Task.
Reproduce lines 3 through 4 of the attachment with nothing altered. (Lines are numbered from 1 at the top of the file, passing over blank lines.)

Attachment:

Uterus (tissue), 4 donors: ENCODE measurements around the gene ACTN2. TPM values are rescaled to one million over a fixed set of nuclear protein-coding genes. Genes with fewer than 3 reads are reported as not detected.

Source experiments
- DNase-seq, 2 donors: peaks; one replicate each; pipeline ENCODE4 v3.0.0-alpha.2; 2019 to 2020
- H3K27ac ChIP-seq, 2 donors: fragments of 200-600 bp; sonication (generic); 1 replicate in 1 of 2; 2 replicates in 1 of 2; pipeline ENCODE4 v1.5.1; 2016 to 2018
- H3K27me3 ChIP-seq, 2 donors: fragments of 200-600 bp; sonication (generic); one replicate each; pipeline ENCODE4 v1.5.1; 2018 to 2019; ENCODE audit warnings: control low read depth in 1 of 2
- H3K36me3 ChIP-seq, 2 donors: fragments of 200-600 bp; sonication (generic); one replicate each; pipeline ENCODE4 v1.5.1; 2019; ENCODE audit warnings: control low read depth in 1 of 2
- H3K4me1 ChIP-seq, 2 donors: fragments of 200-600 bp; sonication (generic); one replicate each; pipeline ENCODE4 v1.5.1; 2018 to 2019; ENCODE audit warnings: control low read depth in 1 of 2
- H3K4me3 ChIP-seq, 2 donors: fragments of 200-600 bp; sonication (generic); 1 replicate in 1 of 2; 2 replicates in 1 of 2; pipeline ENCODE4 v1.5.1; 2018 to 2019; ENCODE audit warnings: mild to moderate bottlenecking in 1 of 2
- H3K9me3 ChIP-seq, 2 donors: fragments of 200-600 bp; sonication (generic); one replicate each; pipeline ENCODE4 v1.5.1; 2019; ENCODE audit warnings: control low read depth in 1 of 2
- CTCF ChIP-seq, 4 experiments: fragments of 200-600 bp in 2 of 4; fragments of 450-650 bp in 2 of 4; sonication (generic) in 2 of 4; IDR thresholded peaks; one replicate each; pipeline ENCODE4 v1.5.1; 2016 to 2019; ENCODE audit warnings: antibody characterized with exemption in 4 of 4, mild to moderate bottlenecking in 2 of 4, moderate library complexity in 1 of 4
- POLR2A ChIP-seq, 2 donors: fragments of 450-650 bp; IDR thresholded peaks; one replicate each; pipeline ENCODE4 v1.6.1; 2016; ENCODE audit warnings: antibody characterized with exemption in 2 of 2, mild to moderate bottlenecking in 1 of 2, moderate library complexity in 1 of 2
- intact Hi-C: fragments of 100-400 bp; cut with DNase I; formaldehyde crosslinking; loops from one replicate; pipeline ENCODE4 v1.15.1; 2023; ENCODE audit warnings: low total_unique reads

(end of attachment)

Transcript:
- DNase-seq, 2 donors: peaks; one replicate each; pipeline ENCODE4 v3.0.0-alpha.2; 2019 to 2020
- H3K27ac ChIP-seq, 2 donors: fragments of 200-600 bp; sonication (generic); 1 replicate in 1 of 2; 2 replicates in 1 of 2; pipeline ENCODE4 v1.5.1; 2016 to 2018